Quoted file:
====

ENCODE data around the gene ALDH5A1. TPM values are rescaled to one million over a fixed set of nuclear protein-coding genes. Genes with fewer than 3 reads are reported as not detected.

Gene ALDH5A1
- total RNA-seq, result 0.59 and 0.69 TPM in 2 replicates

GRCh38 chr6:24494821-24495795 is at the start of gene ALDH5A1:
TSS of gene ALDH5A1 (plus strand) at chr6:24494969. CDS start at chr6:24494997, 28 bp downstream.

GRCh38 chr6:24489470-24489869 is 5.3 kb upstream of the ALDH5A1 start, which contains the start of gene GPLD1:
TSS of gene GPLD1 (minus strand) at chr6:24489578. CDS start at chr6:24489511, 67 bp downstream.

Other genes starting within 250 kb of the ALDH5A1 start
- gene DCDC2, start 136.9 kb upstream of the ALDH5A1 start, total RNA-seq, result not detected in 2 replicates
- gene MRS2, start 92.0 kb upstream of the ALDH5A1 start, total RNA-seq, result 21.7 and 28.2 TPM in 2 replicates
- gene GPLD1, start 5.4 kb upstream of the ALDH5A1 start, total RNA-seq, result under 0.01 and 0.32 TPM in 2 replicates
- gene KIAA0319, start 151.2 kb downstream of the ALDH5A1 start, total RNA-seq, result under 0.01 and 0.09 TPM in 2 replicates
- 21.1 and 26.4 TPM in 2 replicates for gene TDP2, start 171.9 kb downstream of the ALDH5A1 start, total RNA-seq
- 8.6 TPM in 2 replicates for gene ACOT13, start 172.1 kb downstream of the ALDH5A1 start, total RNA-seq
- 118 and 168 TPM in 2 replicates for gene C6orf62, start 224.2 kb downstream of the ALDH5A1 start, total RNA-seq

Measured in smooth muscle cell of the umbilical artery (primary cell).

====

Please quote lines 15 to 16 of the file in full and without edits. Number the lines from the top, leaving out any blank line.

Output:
- 118 and 168 TPM in 2 replicates for gene C6orf62, start 224.2 kb downstream of the ALDH5A1 start, total RNA-seq

Measured in smooth muscle cell of the umbilical artery (primary cell).